“Over the last 7 years on the Cain family dairy farm, we have been able to repair or build new buildings, purchase equipment, and automate the feeding and milking of the dairy herd, all things that help us operate safer and more efficient. We could not have done all of this without the additional income from the development of the natural gas on our property. Our farm has a much brighter future now and for generations to come.” (emphasis added)
In Pennsylvania, similar sentiments could be shared (and are described in abundance each year) about the significant Impact Tax revenue that gets distributed annually across the state.
Misuse of Data
If there were any doubts about the scientific research that went into this report, just ask lead researcher Sean O’Leary, and he’ll confirm that there’s “almost no math going on here.”
That rings true, as the researchers purposefully skewed data by picking and choosing which counties to analyze, inaccurately quantifying jobs, and ignoring many largescale investments that brought jobs and critical revenue to communities, among other important economic indicators.
By solely focusing on the counties where wells are drilled, there are significant gaps in the data accounting for individuals who live outside of those counties yet work in them.
In Pennsylvania, for example, large scale manufacturing projects like Shell’s petrochemical complex, were omitted despite upwards of 7,000 jobs being created, primarily by those in the building trades.
Another lapse in their analysis, an Independent Fiscal Office (IFO) report recently showed highest personal income growth in Pa. was realized by the counties where shale production occurs. Supporting more than 300,000 jobs in Pennsylvania alone, the natural gas industry has brought good paying jobs, cleaner air, and a more diverse economy.
Counties throughout Ohio, too, have seen significant economic growth. The report focuses on Belmont, Carroll, Jefferson, Harrison, Guernsey, Noble, and Monroe counties between 2008-2019 – all of which on average have experienced a 36.7 percent increase in personal income per capita, according to the Ohio Development Services Agency.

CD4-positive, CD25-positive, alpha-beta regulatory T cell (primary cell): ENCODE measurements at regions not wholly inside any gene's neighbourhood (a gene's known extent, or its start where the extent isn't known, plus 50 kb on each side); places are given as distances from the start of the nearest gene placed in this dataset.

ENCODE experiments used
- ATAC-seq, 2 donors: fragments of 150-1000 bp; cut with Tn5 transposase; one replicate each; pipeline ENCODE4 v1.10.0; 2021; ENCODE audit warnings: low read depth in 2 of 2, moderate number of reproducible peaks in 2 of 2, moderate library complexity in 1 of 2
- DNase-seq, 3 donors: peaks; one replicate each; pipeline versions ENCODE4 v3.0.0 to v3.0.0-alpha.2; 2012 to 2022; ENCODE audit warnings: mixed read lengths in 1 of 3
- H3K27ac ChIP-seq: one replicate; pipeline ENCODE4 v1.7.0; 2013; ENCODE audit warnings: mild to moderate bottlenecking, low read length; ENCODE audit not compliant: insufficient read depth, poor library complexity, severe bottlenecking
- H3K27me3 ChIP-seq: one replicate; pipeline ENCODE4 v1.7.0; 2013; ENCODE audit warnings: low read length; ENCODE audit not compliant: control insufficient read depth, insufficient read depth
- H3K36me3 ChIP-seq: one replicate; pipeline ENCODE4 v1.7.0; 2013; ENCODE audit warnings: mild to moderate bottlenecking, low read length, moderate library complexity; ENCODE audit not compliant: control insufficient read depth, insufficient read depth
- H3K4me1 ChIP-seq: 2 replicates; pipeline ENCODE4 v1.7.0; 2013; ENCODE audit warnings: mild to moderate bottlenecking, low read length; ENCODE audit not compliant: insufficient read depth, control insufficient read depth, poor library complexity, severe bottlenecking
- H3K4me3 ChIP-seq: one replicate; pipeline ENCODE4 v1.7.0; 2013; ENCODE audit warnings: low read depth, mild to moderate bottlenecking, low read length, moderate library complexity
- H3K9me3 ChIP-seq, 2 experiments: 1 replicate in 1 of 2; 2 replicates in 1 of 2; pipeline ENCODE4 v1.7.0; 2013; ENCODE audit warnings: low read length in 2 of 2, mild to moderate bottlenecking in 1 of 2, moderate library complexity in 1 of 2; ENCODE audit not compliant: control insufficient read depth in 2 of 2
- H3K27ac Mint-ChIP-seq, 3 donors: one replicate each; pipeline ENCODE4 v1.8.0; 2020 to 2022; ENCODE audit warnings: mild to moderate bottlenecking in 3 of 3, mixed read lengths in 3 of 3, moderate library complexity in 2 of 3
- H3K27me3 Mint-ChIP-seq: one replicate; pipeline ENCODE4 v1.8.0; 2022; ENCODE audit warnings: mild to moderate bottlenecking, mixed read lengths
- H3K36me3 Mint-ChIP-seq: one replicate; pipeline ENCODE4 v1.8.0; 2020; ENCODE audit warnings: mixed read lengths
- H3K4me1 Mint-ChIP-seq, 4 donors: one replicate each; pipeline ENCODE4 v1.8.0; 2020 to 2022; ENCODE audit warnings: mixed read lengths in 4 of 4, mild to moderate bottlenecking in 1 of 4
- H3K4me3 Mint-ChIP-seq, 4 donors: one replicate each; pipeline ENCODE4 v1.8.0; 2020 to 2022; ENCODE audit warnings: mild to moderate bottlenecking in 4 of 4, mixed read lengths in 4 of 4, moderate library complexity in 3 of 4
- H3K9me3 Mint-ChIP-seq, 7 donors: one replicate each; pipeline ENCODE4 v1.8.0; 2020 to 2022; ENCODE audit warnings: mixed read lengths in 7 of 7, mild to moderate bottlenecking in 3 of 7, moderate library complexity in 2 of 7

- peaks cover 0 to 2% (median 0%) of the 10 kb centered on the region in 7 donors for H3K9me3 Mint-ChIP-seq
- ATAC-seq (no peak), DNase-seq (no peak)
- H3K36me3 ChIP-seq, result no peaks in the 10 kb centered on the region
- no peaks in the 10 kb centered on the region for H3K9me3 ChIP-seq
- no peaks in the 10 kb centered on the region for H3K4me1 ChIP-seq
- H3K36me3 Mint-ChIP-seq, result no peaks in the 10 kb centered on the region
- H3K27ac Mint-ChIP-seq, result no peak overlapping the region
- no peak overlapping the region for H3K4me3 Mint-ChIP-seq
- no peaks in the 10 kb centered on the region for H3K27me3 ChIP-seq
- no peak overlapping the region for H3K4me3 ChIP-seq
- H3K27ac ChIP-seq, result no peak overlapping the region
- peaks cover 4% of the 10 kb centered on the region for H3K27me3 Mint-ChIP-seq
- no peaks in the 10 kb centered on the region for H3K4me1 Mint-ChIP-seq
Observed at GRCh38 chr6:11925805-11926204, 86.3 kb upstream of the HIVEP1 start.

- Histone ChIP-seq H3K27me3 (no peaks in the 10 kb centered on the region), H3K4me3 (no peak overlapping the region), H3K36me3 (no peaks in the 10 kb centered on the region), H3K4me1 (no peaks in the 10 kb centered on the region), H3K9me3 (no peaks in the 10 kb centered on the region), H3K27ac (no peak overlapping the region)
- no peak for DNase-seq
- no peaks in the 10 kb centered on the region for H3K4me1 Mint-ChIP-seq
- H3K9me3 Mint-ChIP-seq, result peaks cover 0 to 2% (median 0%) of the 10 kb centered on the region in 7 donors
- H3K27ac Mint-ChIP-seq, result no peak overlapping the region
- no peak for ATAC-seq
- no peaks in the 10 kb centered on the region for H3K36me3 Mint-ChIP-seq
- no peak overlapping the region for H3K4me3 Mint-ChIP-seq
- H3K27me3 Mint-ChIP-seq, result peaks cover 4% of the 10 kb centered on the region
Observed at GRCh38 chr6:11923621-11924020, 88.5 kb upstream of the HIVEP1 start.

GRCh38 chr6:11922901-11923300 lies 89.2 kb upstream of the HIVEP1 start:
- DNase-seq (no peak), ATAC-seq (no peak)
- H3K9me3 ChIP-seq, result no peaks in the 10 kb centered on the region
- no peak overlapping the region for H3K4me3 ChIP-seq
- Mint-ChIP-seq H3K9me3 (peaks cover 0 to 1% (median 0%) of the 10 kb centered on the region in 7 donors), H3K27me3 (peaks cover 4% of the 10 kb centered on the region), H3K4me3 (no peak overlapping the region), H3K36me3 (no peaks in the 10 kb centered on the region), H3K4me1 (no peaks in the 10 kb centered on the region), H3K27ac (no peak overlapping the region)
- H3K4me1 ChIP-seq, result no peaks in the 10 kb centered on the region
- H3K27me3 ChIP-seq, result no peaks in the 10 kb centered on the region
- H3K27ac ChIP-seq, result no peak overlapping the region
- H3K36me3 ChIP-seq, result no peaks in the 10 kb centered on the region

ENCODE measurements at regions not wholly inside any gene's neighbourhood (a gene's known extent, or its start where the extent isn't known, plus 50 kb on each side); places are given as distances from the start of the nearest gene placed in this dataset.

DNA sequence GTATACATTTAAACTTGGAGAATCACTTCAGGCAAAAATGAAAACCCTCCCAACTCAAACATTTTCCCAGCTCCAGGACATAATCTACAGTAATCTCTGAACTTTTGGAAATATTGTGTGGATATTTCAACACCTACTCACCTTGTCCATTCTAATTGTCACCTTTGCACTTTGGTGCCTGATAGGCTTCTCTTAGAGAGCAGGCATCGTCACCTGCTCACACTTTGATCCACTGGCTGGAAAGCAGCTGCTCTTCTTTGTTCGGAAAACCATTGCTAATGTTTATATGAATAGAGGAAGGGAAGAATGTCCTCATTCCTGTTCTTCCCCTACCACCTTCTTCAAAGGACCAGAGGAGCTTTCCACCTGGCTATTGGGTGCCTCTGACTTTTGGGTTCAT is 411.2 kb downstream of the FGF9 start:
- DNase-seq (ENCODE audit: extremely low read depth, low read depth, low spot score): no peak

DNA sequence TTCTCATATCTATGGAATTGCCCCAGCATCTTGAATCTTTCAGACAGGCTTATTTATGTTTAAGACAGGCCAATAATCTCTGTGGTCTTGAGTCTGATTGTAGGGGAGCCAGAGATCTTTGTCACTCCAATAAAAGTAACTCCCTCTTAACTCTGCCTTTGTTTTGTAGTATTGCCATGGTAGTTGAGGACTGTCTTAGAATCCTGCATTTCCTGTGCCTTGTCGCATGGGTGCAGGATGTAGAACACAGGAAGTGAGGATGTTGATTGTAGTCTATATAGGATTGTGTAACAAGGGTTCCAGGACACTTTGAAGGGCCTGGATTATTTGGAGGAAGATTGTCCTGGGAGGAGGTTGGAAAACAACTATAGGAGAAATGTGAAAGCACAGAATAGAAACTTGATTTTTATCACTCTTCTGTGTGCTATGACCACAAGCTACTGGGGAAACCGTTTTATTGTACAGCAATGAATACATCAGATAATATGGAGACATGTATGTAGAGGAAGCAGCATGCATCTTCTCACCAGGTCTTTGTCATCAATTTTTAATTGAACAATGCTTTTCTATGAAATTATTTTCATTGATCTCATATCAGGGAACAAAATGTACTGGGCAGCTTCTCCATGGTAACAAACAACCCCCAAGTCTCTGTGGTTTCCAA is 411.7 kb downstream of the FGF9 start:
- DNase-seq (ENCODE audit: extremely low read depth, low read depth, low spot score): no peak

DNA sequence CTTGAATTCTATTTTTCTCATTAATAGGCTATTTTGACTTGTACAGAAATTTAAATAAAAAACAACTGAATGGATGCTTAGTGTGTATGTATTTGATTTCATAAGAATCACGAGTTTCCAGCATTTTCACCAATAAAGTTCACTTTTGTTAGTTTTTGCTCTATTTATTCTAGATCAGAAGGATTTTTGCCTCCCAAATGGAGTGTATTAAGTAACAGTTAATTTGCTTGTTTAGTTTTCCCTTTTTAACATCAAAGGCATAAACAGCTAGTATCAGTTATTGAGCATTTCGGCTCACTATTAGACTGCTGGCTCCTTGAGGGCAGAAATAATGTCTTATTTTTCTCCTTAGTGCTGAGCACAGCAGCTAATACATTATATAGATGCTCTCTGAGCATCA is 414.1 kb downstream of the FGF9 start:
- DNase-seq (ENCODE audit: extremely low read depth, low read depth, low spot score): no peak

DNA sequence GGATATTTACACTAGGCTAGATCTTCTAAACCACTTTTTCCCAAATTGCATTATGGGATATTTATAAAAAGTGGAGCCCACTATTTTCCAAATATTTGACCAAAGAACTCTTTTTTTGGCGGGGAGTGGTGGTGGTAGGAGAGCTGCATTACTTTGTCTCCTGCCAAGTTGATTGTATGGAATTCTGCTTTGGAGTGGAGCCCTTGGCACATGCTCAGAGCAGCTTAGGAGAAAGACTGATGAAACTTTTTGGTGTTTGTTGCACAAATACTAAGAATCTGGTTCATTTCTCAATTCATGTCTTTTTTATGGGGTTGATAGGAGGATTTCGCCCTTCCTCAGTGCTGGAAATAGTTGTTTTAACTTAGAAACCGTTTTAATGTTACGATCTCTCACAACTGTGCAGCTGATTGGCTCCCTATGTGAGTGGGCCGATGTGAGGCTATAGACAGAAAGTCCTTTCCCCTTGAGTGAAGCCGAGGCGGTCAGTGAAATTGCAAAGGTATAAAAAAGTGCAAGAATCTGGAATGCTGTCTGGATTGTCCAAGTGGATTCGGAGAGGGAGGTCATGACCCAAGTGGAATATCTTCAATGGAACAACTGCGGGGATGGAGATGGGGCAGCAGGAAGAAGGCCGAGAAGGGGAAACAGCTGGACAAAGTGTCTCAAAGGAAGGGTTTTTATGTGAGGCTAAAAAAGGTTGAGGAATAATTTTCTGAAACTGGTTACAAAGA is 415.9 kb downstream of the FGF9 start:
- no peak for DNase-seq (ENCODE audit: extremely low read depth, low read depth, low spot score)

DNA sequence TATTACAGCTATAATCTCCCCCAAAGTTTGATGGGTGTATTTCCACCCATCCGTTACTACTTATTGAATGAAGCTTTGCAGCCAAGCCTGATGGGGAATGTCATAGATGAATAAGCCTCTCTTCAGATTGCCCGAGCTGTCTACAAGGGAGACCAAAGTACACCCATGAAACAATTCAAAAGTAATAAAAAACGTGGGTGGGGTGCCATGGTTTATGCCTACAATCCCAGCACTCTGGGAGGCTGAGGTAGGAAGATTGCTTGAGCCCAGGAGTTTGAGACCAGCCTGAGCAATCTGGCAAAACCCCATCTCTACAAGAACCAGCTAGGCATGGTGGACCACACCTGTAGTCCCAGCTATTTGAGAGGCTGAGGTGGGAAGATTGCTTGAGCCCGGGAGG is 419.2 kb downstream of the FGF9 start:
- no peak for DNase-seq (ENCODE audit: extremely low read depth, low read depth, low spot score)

More, approximately 266,000 jobs are supported by Ohio’s oil and natural gas industry, PwC calculates, and that number is expected to reach even higher by 2035, IHS Markit predicts.
You’re Obviously Not From Around Here
Don’t let the “independent” think tank’s name fool you into assuming they have an actual presence in or around the Ohio Valley. While a select few of them call the region home, a majority of the group’s staff – including the lead researcher of the latest “study” – live and work in the state of Washington.
And ORVI can hardly call themselves independent, as a quick review of their supporters – who aren’t disclosed in the report or on the group’s website – unveils deep ties to some of the most well known “anti-fracking activists” in the book, including Cornell University’s Anthony Ingraffea. Not only does Ingraffea sit on ORVI’s advisory board, but the “self-admitted advocate” against fracking has also been an Earthworks board member – a group that vehemently opposes fracking and stood by its organizer when she equated it with “rape” – and helped found Physicians, Scientists and Engineers for Healthy Energy – an organization that has released several health studies that blame fracking for a multitude of ailments and have been heavily criticized by other environmental groups.
With the institute’s clear agenda and support from biased, out-of-touch donors, it’s no wonder the report paints such an inaccurate picture of how former Rust Belt towns have transformed into mini- “energy corridors” of the east – all thanks to natural gas.